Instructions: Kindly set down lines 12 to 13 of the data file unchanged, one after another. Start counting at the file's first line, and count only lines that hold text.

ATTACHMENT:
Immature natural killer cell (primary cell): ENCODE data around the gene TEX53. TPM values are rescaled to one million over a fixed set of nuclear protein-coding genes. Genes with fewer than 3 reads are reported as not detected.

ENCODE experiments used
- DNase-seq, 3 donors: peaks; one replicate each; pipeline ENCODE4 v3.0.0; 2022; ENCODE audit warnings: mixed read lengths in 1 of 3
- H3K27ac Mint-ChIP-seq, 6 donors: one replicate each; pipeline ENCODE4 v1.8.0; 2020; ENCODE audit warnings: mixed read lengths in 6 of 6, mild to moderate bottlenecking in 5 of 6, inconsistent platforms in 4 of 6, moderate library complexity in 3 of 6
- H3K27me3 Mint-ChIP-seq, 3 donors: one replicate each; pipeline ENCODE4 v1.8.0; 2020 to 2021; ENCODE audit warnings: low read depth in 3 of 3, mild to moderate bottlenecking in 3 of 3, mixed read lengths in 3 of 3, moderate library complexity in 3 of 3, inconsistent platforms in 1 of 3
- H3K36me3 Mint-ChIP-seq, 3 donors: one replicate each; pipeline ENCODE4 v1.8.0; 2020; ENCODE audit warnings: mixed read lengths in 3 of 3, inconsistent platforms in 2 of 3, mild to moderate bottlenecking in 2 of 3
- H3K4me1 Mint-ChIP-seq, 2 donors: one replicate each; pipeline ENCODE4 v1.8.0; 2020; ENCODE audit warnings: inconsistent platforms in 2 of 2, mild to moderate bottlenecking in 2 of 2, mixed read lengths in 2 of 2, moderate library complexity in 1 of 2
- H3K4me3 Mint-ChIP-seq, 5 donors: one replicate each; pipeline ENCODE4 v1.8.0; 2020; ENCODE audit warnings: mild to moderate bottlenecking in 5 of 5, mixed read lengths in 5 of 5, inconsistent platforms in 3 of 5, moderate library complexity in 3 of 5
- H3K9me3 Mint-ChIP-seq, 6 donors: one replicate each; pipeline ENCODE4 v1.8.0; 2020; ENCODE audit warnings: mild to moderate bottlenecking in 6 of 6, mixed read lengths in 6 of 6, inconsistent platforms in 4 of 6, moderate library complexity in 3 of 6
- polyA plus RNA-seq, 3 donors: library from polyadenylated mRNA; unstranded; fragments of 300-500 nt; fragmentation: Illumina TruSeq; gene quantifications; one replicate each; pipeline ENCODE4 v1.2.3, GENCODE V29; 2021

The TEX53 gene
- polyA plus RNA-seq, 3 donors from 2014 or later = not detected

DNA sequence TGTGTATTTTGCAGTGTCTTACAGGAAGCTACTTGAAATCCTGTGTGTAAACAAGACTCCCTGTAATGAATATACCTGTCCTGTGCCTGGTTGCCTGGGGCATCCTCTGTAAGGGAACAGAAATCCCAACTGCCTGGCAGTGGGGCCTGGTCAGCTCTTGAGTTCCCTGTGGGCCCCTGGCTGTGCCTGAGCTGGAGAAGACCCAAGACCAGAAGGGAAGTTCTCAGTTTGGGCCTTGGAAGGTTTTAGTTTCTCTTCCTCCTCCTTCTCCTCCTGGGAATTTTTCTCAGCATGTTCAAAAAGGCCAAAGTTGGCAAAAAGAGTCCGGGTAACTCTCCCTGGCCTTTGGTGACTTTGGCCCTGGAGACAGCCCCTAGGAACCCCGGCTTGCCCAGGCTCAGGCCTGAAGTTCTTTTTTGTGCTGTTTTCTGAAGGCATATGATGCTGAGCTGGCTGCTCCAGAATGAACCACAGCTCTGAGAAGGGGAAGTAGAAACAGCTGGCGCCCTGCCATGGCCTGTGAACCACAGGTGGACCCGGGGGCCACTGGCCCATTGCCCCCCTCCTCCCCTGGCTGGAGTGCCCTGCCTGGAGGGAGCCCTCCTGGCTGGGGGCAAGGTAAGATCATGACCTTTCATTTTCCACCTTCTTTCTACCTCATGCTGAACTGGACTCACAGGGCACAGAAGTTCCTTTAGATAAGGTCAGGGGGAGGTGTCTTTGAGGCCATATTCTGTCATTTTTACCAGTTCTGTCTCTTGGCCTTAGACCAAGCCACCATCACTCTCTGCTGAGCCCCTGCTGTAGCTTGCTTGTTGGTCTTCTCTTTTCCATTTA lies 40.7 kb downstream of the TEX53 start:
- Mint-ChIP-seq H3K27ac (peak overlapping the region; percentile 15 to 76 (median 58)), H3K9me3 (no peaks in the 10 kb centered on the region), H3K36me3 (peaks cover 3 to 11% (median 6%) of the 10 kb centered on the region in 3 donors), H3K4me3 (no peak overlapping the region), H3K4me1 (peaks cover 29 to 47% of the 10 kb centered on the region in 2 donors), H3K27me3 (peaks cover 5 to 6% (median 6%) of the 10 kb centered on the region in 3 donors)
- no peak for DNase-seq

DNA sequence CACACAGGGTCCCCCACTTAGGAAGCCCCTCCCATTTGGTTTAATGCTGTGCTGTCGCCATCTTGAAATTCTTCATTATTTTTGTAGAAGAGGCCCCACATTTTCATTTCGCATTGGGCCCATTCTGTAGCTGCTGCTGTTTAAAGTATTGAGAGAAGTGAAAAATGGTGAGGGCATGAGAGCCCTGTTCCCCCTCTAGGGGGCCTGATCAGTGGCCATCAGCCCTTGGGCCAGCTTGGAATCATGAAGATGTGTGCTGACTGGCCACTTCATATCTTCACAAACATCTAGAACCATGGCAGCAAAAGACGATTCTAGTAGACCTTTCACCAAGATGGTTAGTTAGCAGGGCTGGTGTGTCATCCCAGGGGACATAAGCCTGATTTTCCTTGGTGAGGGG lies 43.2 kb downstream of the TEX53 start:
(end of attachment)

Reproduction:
- polyA plus RNA-seq, 3 donors from 2014 or later = not detected

DNA sequence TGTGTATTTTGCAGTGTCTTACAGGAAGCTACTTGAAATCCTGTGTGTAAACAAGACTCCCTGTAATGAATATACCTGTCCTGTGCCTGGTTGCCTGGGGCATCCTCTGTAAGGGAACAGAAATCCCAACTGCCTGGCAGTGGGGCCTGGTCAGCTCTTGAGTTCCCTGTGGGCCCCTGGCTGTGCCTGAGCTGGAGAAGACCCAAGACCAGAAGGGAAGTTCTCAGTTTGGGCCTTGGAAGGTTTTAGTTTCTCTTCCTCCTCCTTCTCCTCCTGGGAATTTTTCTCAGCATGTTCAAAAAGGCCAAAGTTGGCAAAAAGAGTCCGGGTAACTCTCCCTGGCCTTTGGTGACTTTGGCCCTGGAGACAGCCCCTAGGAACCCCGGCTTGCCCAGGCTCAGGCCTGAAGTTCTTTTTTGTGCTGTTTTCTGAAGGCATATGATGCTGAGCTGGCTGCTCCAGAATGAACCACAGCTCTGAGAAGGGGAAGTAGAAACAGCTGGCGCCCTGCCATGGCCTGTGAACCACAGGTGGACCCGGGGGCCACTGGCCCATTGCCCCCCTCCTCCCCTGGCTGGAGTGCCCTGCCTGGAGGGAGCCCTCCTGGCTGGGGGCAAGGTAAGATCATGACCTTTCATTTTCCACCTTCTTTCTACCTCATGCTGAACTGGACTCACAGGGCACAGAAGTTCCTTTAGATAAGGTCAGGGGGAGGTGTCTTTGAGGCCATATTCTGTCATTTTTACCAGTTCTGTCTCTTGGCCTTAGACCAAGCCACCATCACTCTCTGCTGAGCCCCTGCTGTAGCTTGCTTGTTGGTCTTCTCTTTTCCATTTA lies 40.7 kb downstream of the TEX53 start: